Irrigation and Drainage Systems

, Volume 21, Issue 1, pp 17–34 | Cite as

Evaluating drip irrigation in commercial tea production in Tanzania

  • M. Möller
  • E. K. Weatherhead


This paper evaluates the performance of the first drip irrigation scheme in commercial tea production in Tanzania with a view to making recommendations for improved management and providing data for investment decisions. Uniformity, efficiency and adequacy of irrigation were calculated and the scheduling of irrigation water was reviewed. Operators were interviewed to highlight the main benefits and problems of the system. Investment and recurrent costs of drip and overhead sprinkler systems were quantified and compared. Root development was assessed qualitatively using excavation pits. Irrigation uniformity DU and efficiency ranged between 88 and 95% in the 10 out of 14 irrigation blocks where endline pressures were at least 0.5 bars, and between 77 and 89% in the four blocks were endline pressure was less than 0.5 bars. Scheduling drip irrigation using tensiometers offered potential water savings of 26% in comparison to a water balance schedule, but these are not currently realised. Gross marginal income was very sensitive to tea price and yield. Economically optimal fertilizer rates vary in dependence of tea price and yield and appear to be lower than the current level of 300 kg N ha−1. The higher costs under drip, compared to overhead sprinklers, were mainly for purchase and installation and fertilizer. The costs of labour for applying water and fertilizer were reduced by nearly 50%. At average 2002 tea prices of 1.31 US$ kg−1, drip irrigation would improve the grower’s gross margin if an additional yield of at least 411 kg ha−1 was achieved. The main threats to drip system performance are discussed. Future research efforts should aim at establishing the yield response of tea to water and fertilizer under drip irrigation.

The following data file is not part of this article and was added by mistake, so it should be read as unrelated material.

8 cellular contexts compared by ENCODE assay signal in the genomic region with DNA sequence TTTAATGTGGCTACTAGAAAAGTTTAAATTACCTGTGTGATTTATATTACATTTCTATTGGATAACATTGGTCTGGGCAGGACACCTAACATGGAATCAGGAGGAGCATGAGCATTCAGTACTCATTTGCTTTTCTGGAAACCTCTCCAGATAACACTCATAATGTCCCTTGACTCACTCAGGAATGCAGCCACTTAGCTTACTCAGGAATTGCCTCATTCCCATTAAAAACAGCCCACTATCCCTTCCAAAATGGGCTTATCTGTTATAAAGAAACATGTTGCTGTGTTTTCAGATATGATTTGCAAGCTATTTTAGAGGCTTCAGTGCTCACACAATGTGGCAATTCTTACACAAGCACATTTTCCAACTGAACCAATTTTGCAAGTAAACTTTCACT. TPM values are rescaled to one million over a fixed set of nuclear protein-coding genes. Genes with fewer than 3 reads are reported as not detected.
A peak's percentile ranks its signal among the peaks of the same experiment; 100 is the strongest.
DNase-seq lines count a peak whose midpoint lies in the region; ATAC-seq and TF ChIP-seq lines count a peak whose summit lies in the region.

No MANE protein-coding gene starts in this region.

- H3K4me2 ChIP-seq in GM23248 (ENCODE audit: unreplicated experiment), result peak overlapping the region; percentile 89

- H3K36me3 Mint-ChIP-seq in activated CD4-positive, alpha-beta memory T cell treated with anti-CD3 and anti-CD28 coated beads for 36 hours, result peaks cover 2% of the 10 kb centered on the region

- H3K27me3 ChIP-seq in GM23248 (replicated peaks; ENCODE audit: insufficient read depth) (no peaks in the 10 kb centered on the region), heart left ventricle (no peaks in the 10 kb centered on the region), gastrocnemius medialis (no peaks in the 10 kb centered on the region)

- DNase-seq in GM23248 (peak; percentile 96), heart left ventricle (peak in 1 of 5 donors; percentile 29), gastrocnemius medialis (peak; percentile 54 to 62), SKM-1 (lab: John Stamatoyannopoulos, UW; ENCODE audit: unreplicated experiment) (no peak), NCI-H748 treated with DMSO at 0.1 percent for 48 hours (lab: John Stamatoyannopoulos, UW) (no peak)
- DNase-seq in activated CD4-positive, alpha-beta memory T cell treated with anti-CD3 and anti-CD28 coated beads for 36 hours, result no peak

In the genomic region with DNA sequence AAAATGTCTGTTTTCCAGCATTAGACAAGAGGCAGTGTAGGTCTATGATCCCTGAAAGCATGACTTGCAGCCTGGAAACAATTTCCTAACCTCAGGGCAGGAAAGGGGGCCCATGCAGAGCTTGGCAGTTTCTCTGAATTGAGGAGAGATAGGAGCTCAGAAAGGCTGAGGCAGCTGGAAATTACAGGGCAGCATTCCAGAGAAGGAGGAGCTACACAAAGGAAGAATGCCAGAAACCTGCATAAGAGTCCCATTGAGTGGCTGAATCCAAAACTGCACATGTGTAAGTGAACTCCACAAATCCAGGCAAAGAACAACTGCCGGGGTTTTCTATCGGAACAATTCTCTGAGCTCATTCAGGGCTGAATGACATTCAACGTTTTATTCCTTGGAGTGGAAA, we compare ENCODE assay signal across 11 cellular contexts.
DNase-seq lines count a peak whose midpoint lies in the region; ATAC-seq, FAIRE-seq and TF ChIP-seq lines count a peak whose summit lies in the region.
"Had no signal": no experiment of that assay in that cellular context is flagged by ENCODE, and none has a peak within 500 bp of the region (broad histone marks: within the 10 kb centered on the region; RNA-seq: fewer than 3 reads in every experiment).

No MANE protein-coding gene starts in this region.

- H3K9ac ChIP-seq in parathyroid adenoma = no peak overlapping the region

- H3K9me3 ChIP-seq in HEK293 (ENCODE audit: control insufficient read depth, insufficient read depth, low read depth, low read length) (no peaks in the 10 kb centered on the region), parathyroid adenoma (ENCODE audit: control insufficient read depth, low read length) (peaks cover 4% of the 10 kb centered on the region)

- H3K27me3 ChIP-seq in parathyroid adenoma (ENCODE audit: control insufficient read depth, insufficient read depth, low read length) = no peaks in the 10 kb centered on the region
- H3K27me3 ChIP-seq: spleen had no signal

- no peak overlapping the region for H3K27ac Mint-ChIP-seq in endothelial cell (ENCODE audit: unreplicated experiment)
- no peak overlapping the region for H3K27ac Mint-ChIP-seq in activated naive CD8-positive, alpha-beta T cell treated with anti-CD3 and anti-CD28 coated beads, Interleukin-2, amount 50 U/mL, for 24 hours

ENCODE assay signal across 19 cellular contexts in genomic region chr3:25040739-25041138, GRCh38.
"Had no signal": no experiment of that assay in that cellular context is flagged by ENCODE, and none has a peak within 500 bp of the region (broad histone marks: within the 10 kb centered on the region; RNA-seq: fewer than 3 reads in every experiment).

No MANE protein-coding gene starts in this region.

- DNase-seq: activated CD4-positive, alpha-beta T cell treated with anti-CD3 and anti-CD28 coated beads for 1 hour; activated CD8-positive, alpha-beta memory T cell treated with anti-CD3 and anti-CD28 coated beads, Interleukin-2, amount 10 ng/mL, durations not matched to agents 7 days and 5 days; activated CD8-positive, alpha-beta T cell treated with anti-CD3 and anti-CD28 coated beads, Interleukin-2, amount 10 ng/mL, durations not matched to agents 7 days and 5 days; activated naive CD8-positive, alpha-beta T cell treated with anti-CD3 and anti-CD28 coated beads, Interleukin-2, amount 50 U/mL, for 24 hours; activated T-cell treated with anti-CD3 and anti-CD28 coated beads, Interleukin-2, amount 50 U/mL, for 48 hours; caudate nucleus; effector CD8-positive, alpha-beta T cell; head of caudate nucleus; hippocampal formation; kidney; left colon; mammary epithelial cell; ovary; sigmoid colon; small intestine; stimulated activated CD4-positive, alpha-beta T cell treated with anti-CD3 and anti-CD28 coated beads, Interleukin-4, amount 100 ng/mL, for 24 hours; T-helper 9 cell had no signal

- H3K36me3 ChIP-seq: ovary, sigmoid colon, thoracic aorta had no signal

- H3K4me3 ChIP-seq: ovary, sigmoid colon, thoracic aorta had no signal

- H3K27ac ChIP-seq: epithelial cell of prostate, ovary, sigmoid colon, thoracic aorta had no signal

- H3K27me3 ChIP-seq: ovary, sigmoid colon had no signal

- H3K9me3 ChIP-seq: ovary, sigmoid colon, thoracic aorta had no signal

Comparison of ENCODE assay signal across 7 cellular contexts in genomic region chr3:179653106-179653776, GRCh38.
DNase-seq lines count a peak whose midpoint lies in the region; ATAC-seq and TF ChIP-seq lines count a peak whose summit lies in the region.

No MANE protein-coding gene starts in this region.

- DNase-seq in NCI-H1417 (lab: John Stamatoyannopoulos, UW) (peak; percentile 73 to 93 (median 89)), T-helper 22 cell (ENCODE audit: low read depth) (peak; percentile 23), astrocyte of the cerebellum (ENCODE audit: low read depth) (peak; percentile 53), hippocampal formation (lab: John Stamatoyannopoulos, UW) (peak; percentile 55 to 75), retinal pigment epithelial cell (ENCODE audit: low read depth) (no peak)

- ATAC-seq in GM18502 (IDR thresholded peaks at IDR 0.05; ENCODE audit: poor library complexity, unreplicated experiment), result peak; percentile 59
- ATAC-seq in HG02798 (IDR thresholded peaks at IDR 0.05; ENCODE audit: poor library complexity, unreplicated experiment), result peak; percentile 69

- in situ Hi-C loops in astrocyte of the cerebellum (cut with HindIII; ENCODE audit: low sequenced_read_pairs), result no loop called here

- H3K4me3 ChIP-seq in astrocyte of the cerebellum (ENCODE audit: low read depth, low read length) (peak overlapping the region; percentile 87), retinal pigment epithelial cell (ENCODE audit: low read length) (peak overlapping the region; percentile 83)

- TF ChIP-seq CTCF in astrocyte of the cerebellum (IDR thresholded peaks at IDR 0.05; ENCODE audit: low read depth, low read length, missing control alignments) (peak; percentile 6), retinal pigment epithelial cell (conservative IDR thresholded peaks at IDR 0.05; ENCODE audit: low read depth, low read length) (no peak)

Irrigation Uniformity Irrigation Efficiency Irrigation and Fertigation Scheduling Overhead Sprinkler Cost Evaluation Gross Margin 



The authors wish to acknowledge the assistance of Prof. William Stephens of Cranfield University, P. Rowland and the staff at Kibena Tea Ltd., B. Ndunguro and the staff at the Tea Research Institute of Tanzania (TRIT) and Netafim Israel for data access and fruitful discussions on agronomic and technical issues of this project.


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Copyright information

© Springer Science+Business Media B.V. 2007

Authors and Affiliations

  1. 1.Institute of Soil, Water and Environmental SciencesAgricultural Research Organization – The Volcani CenterBet DaganIsrael
  2. 2.Cranfield UniversityBedfordUK

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